When I first arrived at Lake Titicaca, I was more than excited to get on the boat and start exploring. About a half hour from shore, we stopped at a floating island. I was instantly astounded by the feel of the reeds beneath my feet. I initially thought that the island was like a market on a raft of floating reeds. Instead, reality was much more interesting. Each year when the lake rises with the rain, large chunks of roots break off and float to the surface. The residents of the lake then collect the reeds, cut them into appropriate sizes, jam large sticks into them, before tying them all together. From there, they create anchors and gradually add reeds to the top to make their floating homes. Up to two tons of reeds are added up to three times per year. Gradually this adds weight to the island until the root base touches the bottom of the lake once again, resulting in rot, and the need to build a new island. It turns out that my fear of a tourist trap was actually an authentic life with multiple families living together. There are also more developed islands. There is a medical center, and even a primary school floating on the lake. The little electricity that they use comes from solar panels, and they have no running water, but they are still more than welcome to share their experience with groups like ours.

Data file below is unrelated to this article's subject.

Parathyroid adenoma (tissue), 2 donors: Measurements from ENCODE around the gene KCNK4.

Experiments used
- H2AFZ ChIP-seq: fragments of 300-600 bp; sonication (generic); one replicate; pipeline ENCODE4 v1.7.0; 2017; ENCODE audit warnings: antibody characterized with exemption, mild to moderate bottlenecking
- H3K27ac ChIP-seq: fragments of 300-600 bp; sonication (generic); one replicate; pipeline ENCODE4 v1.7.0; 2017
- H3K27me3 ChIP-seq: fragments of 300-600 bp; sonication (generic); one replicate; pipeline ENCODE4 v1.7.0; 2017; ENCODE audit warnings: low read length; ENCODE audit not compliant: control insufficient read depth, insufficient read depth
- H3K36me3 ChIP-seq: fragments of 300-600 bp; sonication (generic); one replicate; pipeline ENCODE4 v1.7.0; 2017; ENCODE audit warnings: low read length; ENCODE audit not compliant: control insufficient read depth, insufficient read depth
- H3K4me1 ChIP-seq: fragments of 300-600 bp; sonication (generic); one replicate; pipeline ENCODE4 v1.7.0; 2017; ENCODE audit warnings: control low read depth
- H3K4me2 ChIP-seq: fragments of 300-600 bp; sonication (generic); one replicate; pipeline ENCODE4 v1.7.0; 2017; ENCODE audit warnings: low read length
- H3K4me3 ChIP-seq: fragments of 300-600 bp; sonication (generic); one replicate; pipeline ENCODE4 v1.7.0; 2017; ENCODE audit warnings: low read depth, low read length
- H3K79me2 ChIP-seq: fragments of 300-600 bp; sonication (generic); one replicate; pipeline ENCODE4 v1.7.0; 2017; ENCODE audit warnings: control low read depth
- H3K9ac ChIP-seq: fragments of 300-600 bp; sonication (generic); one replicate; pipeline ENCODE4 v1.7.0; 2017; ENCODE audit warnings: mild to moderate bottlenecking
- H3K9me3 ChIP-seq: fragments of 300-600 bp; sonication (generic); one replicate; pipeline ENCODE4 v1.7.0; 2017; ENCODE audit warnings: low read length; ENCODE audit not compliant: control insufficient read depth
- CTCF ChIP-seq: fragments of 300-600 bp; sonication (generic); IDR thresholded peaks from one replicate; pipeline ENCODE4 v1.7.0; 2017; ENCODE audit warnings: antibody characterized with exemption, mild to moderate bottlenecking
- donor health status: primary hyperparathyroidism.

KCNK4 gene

Next up, we continued our voyage by boat to the deep part of the lake, almost an hour and a half past the floating islands. We arrived at the island of Taquile, where we walked up a beautiful hill to a restaurant with some of the most glorious views that I have ever seen. We learned more about the culture of the island here, especially the rich weaving tradition. All men on the island carry knitting equipment with them at all times, and they can routinely be seen working as they walk. The women, on the other hand, use looms affixed to the ground to weave. One interesting fact about this UNESCO-recognized activity is that one can tell a man’s status by his hat. Single men wear hats with one patch of white and one of red. Married men have a similar style hat, but it is rainbow patterned. Finally, the governor of the island wears a hat with ear flaps that is worn underneath a European-style hat.
One other quirk of the island’s weaving tradition is that women collect their hair over their childhood. Once they become engaged, they weave it into a belt. The men also weave a belt, and these two items are eventually combined.
After our lunch and anthropology lesson, we meandered back down to the crystal blue water where our boat awaited. I personally will never forget what I learned that day, and thinking of the kindness we experienced still warms my heart.
~Riley, High School Student